Radd-ul-Fasaad is a continuation of the "National Action Plan" which was formulated after the 2014 attack in Peshawar on Army Public School. Expectations with Radd-ul-Fasaad have been high and army has claimed positive results from the ongoing operation, but the fact remains, that military’s "selective approach" in targeting terrorists will never allow the counter-terror efforts to succeed.

Pakistan's military has been extremely proud of its counter-terror operations as these efforts have assisted the military to regain its waning credibility and prestige after Osama bin Laden’s killing in Abbottabad. Pakistan did draw out some applause from the US administration for its efforts in April 2017.

The US-Pakistan relationship has been strained over the past six years and took an unyielding shift with the announcement of President Donald Trump’s Afghan policy which carried a firm message for Pakistan. Trump excoriated Pakistan for harboring criminals and terrorists. The US national security strategy revealed in December 2017 also carries an equally harsh message for Islamabad. Pakistan denied the charges and has reacted strongly to the US stance, claiming that Islamabad has lost 50,000 civilians and 6,000 security personnel in the war on terror and Washington cannot ignore these sacrifices.

Although the US-Pakistan relationship is at the lowest in the past 16 years, the fact remains that both nations need each others’ support for various compelling reasons. While the US will require Pakistan’s support till it wants to continue its presence in Afghanistan, Pakistan is reliant on the US given its influence in international organisations. Washington is pressurising Pakistan to intensify its counter-terror efforts and Pakistan cannot afford not to take US concerns and stance into consideration.

There have also been reports of ISIS establishing its base in Pakistan and spreading its tentacles. The Special Report 2017 ,published by Pakistan Institute for Peace Studies, alleges that ISIS is especially active in northern Sindh and Balochistan.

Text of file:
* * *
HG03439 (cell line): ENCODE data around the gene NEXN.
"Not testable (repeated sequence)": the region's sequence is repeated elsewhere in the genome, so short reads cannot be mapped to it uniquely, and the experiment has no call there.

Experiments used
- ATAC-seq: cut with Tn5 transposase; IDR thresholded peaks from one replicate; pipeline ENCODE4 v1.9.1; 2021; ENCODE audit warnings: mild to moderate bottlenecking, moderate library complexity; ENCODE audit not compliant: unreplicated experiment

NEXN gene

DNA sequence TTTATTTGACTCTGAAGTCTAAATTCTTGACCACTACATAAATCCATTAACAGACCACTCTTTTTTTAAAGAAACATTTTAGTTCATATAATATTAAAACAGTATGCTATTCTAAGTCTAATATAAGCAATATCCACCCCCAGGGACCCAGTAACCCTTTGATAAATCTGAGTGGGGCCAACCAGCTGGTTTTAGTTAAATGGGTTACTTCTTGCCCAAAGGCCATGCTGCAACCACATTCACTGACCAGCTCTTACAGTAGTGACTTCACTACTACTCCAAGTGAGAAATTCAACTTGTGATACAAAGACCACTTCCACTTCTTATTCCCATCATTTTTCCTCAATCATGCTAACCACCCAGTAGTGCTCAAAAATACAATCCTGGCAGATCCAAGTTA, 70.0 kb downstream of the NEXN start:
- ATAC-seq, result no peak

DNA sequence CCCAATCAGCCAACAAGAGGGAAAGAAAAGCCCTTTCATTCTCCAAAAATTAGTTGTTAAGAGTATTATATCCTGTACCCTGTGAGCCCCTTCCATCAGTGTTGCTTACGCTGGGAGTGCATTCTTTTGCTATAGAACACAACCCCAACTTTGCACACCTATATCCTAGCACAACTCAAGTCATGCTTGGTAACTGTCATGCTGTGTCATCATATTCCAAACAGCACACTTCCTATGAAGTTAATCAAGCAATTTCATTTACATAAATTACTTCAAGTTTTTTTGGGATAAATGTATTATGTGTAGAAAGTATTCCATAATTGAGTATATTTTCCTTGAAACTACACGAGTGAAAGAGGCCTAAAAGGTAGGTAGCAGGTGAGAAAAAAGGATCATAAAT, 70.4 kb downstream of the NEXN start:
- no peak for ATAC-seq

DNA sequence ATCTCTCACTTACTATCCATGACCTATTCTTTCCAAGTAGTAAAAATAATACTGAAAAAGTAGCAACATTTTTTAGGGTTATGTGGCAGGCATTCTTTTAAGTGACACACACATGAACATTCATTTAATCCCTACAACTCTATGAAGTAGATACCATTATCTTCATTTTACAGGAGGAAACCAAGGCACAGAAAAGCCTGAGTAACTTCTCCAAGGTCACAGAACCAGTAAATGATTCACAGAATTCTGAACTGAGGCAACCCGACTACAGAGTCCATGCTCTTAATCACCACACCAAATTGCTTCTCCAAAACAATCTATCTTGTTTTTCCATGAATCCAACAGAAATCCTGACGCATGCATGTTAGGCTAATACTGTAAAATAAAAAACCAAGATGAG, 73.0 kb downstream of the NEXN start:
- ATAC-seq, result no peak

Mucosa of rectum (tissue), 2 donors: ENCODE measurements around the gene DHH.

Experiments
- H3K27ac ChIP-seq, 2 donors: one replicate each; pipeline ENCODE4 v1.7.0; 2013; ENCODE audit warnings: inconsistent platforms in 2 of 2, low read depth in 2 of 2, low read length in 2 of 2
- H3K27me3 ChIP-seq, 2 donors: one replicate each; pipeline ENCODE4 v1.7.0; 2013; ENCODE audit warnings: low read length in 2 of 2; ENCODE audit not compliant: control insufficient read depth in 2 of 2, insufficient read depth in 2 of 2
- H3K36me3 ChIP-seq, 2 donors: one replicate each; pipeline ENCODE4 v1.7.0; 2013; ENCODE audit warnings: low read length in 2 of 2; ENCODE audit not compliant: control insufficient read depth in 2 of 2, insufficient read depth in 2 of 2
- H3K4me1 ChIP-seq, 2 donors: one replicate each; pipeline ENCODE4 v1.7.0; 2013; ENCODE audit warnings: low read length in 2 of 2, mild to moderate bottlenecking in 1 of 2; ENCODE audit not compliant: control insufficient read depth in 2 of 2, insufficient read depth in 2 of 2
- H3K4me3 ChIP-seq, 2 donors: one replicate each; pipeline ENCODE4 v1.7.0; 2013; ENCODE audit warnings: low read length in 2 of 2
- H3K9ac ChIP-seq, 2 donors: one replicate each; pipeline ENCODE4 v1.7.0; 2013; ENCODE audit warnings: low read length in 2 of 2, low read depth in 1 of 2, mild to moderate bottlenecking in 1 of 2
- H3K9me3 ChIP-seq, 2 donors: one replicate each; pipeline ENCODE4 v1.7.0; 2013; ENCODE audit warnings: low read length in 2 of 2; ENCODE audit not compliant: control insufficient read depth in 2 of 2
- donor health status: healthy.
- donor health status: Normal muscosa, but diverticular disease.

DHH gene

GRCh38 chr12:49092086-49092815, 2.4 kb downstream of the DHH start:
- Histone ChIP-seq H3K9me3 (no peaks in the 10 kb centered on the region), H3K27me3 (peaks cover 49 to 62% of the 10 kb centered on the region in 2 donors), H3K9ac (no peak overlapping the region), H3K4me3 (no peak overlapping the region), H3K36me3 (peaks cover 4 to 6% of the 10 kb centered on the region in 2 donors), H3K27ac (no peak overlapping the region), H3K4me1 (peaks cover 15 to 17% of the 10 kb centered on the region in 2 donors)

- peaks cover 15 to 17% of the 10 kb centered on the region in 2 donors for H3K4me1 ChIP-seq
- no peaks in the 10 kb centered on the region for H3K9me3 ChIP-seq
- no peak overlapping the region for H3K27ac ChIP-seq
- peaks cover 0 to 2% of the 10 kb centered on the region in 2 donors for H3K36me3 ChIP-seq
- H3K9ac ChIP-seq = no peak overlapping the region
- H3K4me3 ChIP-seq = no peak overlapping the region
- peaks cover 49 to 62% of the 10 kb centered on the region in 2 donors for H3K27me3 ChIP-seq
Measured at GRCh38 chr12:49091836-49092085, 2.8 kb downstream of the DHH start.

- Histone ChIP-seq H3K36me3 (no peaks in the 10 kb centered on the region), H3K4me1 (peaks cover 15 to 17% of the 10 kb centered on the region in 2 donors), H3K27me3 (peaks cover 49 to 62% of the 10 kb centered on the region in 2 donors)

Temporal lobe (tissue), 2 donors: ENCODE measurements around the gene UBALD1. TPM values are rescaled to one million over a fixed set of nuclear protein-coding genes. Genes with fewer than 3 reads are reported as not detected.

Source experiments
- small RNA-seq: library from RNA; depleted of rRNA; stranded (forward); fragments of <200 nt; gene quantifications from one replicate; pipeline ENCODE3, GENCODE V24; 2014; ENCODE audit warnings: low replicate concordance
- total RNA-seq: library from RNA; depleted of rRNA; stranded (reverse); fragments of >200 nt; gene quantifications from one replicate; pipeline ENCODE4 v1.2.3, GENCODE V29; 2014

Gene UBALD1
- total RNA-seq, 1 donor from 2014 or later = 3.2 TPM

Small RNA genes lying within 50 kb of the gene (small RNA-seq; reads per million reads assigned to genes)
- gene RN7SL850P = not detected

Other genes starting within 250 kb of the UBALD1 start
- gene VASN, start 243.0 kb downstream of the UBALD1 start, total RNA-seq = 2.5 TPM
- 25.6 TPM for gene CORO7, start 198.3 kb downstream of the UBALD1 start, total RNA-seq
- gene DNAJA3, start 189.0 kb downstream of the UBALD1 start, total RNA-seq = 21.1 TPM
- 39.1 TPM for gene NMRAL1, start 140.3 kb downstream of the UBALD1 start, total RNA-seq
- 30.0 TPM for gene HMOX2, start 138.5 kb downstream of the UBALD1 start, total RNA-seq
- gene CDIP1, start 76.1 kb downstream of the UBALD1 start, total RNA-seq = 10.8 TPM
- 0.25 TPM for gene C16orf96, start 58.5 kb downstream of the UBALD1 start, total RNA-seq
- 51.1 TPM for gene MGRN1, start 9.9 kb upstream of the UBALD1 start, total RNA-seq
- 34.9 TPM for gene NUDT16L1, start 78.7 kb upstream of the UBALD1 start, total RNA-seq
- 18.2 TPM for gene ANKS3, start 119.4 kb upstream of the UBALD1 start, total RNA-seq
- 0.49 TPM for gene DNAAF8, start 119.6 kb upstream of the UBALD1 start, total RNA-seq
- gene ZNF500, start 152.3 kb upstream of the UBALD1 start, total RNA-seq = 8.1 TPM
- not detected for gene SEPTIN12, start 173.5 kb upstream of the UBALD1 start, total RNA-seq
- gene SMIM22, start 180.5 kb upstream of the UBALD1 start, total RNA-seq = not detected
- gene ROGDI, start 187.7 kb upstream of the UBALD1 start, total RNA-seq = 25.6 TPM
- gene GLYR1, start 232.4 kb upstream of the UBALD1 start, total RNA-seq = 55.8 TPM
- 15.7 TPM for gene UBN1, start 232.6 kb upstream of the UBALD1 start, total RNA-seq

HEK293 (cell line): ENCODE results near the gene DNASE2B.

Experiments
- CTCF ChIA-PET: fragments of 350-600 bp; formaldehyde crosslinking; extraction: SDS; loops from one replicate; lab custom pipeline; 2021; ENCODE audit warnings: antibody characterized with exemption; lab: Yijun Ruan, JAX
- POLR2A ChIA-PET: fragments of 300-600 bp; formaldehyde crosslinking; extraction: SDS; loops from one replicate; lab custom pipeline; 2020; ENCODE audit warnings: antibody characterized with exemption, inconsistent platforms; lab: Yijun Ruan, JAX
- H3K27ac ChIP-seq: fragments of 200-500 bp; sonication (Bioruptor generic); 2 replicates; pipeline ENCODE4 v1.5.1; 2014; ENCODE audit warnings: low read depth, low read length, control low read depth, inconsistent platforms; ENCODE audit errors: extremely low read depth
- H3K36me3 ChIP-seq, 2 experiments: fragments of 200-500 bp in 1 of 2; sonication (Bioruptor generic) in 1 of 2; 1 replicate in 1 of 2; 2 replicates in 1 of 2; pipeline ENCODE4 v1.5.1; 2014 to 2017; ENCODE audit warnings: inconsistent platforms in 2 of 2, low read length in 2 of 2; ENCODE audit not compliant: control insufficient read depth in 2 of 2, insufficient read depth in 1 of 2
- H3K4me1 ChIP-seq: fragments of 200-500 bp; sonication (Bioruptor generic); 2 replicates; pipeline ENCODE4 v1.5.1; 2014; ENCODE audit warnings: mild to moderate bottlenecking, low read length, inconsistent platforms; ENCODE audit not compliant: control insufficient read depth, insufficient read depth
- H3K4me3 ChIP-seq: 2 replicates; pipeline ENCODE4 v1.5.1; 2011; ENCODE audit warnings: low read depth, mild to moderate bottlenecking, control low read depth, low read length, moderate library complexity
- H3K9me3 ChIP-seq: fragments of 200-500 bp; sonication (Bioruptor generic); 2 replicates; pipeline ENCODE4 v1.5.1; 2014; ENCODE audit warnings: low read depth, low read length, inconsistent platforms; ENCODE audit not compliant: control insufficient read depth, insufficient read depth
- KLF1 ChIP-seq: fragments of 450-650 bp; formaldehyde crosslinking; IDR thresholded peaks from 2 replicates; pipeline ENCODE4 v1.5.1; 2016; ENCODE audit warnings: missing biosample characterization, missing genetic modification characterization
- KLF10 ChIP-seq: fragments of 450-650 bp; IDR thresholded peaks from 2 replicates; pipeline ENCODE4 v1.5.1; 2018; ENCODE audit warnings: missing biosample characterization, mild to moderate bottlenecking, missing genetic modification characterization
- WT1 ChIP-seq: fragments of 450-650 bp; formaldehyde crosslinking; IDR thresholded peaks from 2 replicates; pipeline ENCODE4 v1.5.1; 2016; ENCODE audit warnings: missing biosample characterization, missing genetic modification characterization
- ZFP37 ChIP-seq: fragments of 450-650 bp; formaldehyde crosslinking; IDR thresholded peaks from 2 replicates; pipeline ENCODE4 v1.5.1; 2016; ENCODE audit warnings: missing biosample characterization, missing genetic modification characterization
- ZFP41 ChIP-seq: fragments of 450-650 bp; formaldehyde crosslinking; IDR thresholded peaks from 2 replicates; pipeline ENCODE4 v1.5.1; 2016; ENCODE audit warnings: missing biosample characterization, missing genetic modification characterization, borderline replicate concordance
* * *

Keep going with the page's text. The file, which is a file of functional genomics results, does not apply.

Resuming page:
Given these developments - Pakistan's military rejoicing over its victory over terrorists (mainly TTP as it is the deadliest anti-state organisation), US pressure on Pakistan to intensify its counter-terror efforts and the threat posed by the expansion of ISIS - one can infer what led to Pakistani Taliban’s revelation of Bhutto’s assassination. The revelation at this point of time serves three main purposes for the TTP:

• It is a repeat signal to Pakistan's military that TTP would counter every move of US-Pakistan partnership in counter-terror operations.

• In the past one year, terror attacks by ISIS have been on the rise which poses a threat to TTP’s status. The announcement also helps the organisation to reassert its presence.

• Lastly and very importantly, it brings Pakistani Taliban in news and national and international limelight in an effort to maintain its positon and status in the competitive world of terrorism.

While Pakistan's military claims that terror attacks are reducing in numbers, the TTP appears to be intact and determined in its resolve to oppose the state.

Also read: Why Benazir Bhutto was one of the greatest leaders of Pakistan

Writer

Shalini Chawla Shalini Chawla

The writer is a senior fellow at the Centre for Air Power Studies, New Delhi.

Like DailyO Facebook page to know what's trending.